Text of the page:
Humble Pi: a short story of evented failure, by Valentino Stoll


Wanting to learn more about embedded systems, I splurged on a small kit packed full of electrical components for a Raspberry Pi. With it came a tiny book of sample projects written in Python and C; and I thought, "how hard could it be to write these in Ruby?". Two years later, I stood neck-deep in a muddy pit of poorly written C while fighting my way out of a GVL mess. This is my story of failure, and the Ruby Heroes that saved the day. There will be laughs, there will be tears (mine), and there will be joyous cheers for the Ruby community.


This talk is intended for those curious and creative hearts out there. It's a story of a desire to build, a failure to implement, and the true joy that is shared when it all comes together. I set out on a journey to build a machine that helps me learn morse code. Having a need for an evented mechanism for the Raspberry Pi and coming up short, I set out on a journey to add it as a feature to an existing OSS project. My failure prompted an unexpected response from the community, and a solution arose better than I could have imagined.

  • The Origin Story: A quest to build a thing.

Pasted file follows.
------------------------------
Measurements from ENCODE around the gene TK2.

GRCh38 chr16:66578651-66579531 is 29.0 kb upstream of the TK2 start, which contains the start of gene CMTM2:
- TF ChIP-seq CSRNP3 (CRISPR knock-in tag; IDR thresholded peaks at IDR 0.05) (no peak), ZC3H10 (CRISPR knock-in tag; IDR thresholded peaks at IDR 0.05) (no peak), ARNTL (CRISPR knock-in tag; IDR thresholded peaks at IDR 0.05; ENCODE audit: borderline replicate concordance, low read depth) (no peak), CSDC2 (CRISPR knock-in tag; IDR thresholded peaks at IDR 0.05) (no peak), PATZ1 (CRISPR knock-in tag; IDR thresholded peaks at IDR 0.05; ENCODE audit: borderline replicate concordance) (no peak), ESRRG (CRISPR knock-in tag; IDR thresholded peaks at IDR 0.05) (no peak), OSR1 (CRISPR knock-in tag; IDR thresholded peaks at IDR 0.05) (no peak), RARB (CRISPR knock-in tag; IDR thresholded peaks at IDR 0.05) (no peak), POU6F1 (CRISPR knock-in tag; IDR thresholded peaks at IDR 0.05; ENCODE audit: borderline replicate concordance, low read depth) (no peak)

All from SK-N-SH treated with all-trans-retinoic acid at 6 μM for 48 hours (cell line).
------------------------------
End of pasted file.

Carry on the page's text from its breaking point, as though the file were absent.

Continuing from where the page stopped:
• The Recipe: Navigating the current Ruby landscape for controlling the Raspberry Pi(s?).
  • Preparation: Getting the latest Ruby in the Pi
  • First Bake: Containing the filling (trapping signals) and balancing flavors (figuring out UX)
  • Getting Creative: Experimentation leads to an open Pull Request
  • Now I'm A Baker: Small wins lead to some fun small projects
  • Fire in the Kitchen: How a seemingly small challenge chased me down a rabbit hole of Ruby internals and GVL issues.
  • Heroes to the Rescue: Ruby heroes come to the rescue, revive an old OSS issue, and a four year old feature request comes to a close
  • OK, I'm No Baker, But I Can Bake: Using this new feature, I create something fun and challenge you to too.
  • The Perfect Pi: A brief look at how mRuby can be a viable option for making products


I'm an embedded systems enthusiast, and would rather write Ruby so much so that I'd spend two years poking myself in the foot with a hot iron of C. This talk is intended in part to make embedded systems more approachable, but also to make OSS contributions more approachable. The story is about making things that don't exist, pushing the boundaries of what we know, and challenging ourselves so that we may make things better for all. I'm a long time Rubyist, but embedded systems novice. This is a snapshot of my journey and the fun things I've learned and made along the way.

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